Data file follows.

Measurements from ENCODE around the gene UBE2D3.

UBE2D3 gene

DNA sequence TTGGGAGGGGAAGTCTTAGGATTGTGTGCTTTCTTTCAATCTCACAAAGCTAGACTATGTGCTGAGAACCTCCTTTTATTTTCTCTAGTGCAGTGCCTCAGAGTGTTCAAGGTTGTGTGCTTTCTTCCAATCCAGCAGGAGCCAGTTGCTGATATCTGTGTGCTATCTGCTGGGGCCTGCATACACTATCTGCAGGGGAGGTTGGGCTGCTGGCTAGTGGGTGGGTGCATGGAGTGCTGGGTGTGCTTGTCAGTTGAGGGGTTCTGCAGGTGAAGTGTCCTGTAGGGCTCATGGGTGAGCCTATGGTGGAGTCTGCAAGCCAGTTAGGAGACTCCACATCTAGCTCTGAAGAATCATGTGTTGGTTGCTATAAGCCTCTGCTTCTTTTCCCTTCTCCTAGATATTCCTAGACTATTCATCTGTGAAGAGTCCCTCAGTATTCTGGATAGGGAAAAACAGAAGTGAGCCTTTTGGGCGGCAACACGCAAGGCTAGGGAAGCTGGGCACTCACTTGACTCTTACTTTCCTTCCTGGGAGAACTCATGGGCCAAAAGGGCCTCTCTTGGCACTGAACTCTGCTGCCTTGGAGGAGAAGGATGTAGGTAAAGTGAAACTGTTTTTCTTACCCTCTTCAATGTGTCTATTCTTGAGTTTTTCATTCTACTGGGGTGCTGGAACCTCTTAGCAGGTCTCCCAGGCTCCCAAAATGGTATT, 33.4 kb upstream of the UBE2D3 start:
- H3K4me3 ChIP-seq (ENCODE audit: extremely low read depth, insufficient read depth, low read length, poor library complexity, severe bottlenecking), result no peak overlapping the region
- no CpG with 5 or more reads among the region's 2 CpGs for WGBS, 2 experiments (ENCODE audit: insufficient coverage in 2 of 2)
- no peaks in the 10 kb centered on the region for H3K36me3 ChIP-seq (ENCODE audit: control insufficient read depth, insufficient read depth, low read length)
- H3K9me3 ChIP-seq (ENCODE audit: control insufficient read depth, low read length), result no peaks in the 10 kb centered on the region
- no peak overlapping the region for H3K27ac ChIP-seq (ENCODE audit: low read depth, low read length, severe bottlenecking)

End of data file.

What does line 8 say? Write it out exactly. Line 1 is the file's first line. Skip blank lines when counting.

- no peak overlapping the region for H3K27ac ChIP-seq (ENCODE audit: low read depth, low read length, severe bottlenecking)